This can be seen in all the “Effigies” in the book, with (to not mention any names) one running from the action, to others who have been alluded to have become alcoholics. Others like the main character, Maia, are at first terrified of fighting against Phantoms, the monsters that leave trails of destruction, wherever they appear.

In summary, this book left me hungering for more, which luckily seems to be coming with FATE OF FLAMES being only the first book in the Effigies series. So without further ado, I wholeheartedly recommend you read FATE OF FLAMES by Sarah Raughley.


Review: Scythe

Scythe
by Neal Shusterman

Publisher: Simon & Schuster Books for Young Readers
Publication Date: November 22, 2016


Citra and Rowan live in a world that has conquered hungry, disease, war, poverty and, most importantly, death. Humans are immortal. However, with the population constantly rising, Scythes are the only ones allowed and obligated to take lives. After mysterious encounters with a scythe, Citra and Rowan become a scythe’s apprentice-a job neither of them wants. But after their mentor’s mysterious death, Citra and Rowan are pitted against one another and must learn to become effective killers to stay alive.

Don’t be fooled, SCYTHE is not your classic YA dystopian novel. This book is an action-packed, thought-stimulating and intriguing story with a small--and I mean very small--dash of romance. Shusterman tackles the notion of mortality, immortality and suicide with surprising grace and has his audience contemplating whether or not they actually want to live forever. The characters themselves are relatable and complex, especially Citra and Rowan. These two characters connect tremendously to YA readers because, despite being confused teenagers, they are forced to make life-altering decisions and grow up early. Teenagers in high school can relate to that sort of pressure with college applications looming over their heads. Overall, Scythe is the perfect read for both boys and girls looking for an out of the box dystopian.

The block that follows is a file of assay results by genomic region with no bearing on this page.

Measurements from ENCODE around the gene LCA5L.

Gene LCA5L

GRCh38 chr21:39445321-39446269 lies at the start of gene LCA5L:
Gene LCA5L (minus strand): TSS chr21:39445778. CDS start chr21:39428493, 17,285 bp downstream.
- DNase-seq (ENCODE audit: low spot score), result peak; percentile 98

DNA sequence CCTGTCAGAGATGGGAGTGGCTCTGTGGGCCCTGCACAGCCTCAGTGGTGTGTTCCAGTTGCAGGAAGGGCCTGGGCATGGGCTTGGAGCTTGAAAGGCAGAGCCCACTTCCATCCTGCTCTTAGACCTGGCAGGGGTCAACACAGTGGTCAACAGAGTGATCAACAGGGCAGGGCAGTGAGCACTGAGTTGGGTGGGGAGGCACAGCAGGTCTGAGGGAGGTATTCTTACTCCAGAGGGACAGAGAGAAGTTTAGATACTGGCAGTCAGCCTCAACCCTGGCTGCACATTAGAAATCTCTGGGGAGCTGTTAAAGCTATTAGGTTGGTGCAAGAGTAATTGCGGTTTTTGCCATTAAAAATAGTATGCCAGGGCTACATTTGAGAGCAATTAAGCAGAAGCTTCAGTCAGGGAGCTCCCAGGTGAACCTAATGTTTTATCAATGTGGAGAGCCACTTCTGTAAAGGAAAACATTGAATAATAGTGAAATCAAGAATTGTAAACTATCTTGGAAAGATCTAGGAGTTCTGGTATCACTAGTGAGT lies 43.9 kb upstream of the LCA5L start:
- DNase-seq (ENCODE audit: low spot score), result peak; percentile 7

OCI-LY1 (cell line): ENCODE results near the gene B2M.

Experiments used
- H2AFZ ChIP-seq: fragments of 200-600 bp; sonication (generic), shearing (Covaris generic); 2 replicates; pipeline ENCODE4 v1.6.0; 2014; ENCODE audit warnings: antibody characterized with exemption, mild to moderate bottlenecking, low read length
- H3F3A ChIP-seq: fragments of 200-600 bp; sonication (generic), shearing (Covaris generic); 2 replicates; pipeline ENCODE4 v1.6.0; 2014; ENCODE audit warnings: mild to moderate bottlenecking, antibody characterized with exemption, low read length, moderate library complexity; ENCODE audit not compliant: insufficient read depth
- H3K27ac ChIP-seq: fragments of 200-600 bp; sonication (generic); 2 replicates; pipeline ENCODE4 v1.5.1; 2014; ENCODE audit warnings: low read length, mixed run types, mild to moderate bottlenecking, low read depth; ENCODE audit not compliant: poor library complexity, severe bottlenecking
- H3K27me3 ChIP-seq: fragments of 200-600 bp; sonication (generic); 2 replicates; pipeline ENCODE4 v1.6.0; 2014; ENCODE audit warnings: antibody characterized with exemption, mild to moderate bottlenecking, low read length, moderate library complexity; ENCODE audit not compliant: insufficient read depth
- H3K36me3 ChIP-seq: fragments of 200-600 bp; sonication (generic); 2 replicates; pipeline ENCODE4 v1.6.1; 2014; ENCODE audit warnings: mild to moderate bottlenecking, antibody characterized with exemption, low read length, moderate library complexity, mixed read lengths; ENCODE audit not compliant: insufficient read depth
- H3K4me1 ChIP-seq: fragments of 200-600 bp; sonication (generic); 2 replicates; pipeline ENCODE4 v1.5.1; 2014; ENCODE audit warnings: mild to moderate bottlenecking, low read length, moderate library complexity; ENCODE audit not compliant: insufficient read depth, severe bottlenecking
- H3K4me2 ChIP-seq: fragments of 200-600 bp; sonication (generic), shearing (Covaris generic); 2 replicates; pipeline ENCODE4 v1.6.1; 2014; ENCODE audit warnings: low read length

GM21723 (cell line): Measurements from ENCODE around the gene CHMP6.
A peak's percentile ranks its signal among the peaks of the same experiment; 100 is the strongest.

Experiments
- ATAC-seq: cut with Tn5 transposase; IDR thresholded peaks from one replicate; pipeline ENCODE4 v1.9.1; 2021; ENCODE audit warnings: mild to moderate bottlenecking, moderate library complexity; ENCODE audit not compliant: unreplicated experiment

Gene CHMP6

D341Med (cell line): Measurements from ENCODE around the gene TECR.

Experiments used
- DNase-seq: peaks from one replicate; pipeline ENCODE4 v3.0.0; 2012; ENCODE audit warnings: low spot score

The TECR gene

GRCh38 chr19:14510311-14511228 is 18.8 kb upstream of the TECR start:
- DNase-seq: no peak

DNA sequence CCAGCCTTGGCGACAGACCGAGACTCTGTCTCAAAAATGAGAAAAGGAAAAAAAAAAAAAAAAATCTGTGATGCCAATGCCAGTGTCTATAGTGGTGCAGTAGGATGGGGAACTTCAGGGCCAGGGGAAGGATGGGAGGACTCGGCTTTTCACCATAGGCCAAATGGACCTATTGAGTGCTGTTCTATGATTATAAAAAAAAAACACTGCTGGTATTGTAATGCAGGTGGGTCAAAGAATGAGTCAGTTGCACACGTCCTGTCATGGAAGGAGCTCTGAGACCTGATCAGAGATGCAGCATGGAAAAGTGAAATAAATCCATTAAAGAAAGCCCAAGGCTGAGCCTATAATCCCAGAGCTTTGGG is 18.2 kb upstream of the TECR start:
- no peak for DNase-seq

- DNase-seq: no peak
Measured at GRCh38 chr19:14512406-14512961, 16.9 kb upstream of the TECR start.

Review: Boy Robot

Boy Robot
by Simon Curtis

Publisher: Simon Pulse
Publication Date: November 15, 2016

Although the main characters are robots with special powers, BOY ROBOT is really a book about finding one’s identity. It’s a book packed with drama and action but, more importantly, it forces the reader to think about powerful ideas such as self identity, trust, and what it truly means to be human. One will not forget the relatability of the main character, Isaak, nor the conflicts that he faces as the book progresses; plus, did I mention that the action and sci-fi sequences were, for lack of a better word, AWESOME.

The author’s writing style was enjoyable, with the viewpoint of the book changing between its interesting cast of characters every couple of chapters. This left me hungry for more, and completely surprised that this is Simon Curtis’ first novel. I would highly recommend BOY ROBOT to any lovers of sci-fi, or to anyone who just wants a great book to read.


Review: Dead Girls Society

Dead Girls Society
by Michelle Krys

Publisher: Delacorte Press
Publication Date: November 8, 2016


Michelle Krys, author of HEXED and CHARMED, writes a heart-pounding mystery-thriller that’s a combination of “The Breakfast Club” and “Panic” in her most recent release, DEAD GIRLS SOCIETY. Hope Callahan is sick, with a condition called cystic fibrosis— which has forced her to drop out of school and all things social; she instead spends her days getting treatments from her mom, and watching reruns on TV. So when she’s invited by the mysterious Society to an abandoned warehouse, she decides to finally take a risk and break free of her sterile confines. From there… things get complicated. DEAD GIRLS SOCIETY manages to capture high school life amidst its faced-paced action and intriguing mystery, whilst never skimping on its characters. Personally, I can’t read a novel if I don’t root for at least one character, and I managed to root for nearly every character in this book. Each person has their own motives and reasons behind every choice they make, and practically everyone isn’t who you initially think they are. If you like Mystery-Thrillers with a bit of YA-Romance, and real, genuine characters— be sure to pick up DEAD GIRLS SOCIETY.